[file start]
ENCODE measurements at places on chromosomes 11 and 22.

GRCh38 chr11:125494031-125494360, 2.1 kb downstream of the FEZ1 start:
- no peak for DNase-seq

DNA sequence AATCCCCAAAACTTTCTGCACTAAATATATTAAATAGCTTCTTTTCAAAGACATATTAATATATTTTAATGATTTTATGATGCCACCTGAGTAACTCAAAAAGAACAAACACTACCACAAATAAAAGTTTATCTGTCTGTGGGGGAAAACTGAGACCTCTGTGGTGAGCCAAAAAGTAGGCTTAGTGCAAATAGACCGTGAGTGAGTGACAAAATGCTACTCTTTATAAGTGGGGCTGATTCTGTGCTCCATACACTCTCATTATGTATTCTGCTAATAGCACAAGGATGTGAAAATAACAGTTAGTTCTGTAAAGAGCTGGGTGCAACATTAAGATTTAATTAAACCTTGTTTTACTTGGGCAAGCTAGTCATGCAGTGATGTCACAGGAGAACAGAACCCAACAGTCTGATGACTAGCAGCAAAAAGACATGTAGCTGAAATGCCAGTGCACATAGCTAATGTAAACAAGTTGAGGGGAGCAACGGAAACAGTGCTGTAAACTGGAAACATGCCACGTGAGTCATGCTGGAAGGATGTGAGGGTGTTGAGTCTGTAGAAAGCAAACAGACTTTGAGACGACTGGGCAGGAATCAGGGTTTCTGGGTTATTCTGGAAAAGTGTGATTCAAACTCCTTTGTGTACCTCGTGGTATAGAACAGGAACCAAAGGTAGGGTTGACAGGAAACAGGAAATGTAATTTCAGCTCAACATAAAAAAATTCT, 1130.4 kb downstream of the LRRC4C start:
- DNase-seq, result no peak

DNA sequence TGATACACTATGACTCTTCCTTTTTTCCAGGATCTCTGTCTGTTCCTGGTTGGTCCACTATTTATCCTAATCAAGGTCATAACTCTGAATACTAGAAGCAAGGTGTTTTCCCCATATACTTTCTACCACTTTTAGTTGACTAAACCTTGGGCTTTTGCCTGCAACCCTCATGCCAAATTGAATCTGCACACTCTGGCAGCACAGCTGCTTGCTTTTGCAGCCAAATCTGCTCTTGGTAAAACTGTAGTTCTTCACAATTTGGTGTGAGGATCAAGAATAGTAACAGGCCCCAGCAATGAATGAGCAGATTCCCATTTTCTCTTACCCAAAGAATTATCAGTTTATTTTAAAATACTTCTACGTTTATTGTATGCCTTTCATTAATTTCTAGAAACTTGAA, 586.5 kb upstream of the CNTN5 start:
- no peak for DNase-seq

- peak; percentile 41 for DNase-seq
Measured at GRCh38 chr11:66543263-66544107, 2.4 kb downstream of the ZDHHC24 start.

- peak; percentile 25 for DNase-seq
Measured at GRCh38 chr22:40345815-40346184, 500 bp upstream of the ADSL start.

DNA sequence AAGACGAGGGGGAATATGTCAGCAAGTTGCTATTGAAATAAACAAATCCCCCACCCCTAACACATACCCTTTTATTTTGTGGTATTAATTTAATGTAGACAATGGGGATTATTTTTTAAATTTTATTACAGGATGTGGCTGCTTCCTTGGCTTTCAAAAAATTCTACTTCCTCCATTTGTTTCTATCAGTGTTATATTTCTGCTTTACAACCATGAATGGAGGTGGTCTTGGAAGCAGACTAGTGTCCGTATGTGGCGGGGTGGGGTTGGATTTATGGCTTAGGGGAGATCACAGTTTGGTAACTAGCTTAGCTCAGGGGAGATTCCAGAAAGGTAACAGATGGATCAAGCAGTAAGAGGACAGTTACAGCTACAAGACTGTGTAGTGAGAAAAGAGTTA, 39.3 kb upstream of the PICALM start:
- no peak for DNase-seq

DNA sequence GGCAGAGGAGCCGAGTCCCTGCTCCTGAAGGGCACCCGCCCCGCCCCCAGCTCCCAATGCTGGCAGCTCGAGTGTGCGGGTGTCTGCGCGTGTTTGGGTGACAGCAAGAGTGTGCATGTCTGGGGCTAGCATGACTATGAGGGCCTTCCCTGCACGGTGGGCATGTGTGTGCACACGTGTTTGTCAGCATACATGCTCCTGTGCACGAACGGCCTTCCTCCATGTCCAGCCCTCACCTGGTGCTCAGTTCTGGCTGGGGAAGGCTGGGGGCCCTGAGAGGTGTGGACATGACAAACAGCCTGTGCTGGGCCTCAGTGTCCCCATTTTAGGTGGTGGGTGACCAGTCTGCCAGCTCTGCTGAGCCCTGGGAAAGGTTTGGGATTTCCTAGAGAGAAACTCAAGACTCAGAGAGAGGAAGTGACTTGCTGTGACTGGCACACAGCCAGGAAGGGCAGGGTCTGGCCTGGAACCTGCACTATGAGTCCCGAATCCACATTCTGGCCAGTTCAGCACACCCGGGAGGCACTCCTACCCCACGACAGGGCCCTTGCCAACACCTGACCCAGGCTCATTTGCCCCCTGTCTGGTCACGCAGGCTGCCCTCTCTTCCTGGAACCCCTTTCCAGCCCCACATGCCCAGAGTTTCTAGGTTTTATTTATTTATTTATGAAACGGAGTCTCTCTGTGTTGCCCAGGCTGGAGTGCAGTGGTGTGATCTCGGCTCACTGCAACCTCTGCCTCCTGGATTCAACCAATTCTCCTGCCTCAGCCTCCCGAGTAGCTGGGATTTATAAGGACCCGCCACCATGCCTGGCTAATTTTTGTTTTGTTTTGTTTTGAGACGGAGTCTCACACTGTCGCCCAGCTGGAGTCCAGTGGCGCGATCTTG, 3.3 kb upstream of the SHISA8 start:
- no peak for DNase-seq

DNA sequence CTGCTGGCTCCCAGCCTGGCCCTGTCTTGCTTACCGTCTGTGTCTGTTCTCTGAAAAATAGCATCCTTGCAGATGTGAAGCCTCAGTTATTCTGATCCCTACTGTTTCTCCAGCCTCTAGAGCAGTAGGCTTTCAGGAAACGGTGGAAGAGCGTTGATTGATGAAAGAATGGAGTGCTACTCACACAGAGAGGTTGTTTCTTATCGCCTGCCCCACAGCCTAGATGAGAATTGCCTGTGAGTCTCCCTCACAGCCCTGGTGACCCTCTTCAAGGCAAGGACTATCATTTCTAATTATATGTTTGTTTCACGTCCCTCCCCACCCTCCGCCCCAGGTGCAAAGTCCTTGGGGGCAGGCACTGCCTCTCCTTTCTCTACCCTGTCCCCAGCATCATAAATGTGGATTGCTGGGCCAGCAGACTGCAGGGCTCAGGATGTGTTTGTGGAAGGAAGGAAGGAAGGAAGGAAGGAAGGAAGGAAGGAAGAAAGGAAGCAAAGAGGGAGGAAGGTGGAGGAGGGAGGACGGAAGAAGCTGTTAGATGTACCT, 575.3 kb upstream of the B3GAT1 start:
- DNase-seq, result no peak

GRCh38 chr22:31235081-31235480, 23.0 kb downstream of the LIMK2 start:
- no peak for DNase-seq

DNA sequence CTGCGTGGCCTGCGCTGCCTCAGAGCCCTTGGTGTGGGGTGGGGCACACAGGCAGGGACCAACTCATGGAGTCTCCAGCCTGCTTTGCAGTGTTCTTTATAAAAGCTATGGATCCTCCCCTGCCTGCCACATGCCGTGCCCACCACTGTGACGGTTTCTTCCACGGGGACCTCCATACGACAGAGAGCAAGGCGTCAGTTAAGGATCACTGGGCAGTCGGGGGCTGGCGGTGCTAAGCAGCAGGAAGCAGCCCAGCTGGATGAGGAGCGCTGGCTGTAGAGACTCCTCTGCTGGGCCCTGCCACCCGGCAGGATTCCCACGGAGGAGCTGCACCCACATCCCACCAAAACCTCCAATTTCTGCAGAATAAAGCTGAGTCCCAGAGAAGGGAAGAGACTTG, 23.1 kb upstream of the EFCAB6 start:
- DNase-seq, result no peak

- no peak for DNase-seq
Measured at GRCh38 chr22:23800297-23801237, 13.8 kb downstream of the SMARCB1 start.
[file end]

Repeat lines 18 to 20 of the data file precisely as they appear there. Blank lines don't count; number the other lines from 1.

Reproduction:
GRCh38 chr22:31235081-31235480, 23.0 kb downstream of the LIMK2 start:
- no peak for DNase-seq

DNA sequence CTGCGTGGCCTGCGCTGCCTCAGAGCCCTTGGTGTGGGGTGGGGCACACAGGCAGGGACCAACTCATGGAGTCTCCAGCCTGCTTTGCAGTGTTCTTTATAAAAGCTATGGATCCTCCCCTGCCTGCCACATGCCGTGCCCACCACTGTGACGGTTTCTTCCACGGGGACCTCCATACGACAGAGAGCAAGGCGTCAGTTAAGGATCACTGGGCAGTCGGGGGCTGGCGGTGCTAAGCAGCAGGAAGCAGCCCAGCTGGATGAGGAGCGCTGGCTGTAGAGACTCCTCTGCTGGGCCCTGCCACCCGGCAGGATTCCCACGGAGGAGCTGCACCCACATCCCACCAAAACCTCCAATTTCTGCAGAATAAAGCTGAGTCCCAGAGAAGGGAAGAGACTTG, 23.1 kb upstream of the EFCAB6 start: